Monday, October 5, 2009

style notes: dries van noten spring 2010

the similarities between african and asian print and the ways they compliment are really quite fascinating. take dries van noten's spring 2010 show @ paris fashion week, for instance. WWD reports that dries van noten drew inspiration from a variety of ethnicities and employed elements of the japanese kimono, indian sari, indonesian java batiks, etc. creating a fusion of sorts. yet, asia-influenced though they are, some of these pieces could very well pass for africa-inspired. in fact, this little anecdote further proves our point:

"Ankara, which now codes as "African," had its origin in Indonesian batiks. The Dutch colonial interest in Indonesia led to an effort to replicate these multi-colored and densely patterned fabrics in the Netherlands, an effort spearheaded in 1846 by the van Vlissengen family. 

The idea was that the fabric could be mass-produced and bring in profits for the manufacturers. The experiment failed: the Indonesians preferred their own home-made fashion, and soon put heavy tariffs on the imports.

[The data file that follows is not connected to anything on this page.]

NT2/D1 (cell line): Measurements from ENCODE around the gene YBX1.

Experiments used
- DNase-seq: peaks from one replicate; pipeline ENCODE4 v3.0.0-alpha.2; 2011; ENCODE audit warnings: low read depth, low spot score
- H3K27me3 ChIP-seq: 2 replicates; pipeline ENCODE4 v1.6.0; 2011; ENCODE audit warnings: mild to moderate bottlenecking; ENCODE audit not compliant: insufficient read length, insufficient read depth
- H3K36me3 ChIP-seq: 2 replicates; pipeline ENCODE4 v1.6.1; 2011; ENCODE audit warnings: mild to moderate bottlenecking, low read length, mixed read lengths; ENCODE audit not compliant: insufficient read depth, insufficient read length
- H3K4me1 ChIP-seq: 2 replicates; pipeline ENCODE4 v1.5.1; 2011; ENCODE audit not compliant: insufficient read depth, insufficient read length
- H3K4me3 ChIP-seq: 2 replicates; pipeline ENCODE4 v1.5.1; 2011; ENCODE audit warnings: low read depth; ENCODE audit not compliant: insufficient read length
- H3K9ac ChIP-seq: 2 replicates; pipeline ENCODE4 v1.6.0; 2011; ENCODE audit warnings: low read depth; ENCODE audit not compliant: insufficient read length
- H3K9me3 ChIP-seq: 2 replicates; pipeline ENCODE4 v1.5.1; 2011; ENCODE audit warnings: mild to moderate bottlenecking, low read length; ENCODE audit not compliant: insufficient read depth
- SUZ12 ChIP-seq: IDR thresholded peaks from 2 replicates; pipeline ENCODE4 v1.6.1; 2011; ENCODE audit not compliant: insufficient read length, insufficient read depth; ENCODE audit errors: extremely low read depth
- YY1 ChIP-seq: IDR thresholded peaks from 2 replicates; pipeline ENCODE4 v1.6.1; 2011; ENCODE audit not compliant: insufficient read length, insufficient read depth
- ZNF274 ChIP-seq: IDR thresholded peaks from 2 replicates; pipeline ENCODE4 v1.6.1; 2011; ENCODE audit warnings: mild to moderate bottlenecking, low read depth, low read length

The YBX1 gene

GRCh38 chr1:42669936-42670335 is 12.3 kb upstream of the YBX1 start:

But by one of those historical ironies that characterises colonial adventures, Dutch freighters offloaded some of the bales of cloth in West Africa, and the African market took to it. This was in the late 19th century, and the van Vlissingen's company, called Vlisco, has dominated the design, supply and distribution of the cloth since then."

see what we mean? you be the judge:

see dries van noten's entire spring 2010 collection here.



Anonymous said...

hmmmm. i kinda see what you mean. nice! great historical tidbit there!

Urbanknit said...

very cool post, as usual!